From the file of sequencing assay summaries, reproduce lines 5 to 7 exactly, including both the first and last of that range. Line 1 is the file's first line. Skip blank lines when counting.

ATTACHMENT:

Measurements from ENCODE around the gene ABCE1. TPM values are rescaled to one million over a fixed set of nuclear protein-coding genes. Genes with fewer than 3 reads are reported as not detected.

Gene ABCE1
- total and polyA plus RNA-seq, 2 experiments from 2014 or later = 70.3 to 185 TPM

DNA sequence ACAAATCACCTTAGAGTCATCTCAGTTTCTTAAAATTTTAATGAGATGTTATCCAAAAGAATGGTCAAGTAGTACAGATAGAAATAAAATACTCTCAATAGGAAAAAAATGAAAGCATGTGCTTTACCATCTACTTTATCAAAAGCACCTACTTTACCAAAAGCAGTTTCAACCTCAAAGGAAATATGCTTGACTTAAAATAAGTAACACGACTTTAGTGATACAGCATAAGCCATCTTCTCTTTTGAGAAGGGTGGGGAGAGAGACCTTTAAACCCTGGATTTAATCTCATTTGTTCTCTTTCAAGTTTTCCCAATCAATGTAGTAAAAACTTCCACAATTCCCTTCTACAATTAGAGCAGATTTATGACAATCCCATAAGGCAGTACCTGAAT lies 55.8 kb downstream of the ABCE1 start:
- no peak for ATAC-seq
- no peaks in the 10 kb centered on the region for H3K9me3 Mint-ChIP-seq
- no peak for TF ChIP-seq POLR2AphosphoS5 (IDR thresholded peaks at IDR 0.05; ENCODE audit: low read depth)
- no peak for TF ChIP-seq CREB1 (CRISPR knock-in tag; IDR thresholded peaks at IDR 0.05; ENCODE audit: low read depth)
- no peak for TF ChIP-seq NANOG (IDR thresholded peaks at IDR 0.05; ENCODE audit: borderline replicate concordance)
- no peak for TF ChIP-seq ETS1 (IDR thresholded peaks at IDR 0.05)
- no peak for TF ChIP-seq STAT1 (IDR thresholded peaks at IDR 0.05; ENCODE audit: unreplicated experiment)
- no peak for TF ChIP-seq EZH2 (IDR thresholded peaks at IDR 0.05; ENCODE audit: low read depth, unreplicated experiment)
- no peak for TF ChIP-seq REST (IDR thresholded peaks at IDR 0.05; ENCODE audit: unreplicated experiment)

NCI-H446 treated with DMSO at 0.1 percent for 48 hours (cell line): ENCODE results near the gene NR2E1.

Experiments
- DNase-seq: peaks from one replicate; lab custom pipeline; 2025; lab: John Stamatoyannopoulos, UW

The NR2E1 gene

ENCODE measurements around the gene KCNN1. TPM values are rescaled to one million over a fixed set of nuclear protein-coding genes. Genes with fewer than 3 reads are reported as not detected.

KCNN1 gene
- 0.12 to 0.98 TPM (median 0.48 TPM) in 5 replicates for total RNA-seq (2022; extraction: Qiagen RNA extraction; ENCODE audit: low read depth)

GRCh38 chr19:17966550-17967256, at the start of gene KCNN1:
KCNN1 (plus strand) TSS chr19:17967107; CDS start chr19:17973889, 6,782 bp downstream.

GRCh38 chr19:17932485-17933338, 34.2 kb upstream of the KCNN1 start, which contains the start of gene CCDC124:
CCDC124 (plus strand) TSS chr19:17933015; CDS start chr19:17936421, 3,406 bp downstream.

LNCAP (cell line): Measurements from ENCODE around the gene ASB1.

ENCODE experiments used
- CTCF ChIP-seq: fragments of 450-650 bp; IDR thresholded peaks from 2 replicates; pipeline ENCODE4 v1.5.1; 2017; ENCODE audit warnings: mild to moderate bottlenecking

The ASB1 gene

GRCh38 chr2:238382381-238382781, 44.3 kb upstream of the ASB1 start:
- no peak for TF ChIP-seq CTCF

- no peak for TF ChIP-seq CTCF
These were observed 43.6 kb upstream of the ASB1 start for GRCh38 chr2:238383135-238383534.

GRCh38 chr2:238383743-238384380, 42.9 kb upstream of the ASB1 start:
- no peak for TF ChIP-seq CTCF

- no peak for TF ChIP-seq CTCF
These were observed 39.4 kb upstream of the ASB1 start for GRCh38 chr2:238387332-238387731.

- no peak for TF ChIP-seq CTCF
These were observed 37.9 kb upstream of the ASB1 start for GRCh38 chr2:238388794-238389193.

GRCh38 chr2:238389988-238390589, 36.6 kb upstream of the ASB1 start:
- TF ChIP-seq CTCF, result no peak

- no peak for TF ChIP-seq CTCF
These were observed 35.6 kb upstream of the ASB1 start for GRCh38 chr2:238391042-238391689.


- no peak for ATAC-seq
- no peaks in the 10 kb centered on the region for H3K9me3 Mint-ChIP-seq
- no peak for TF ChIP-seq POLR2AphosphoS5 (IDR thresholded peaks at IDR 0.05; ENCODE audit: low read depth)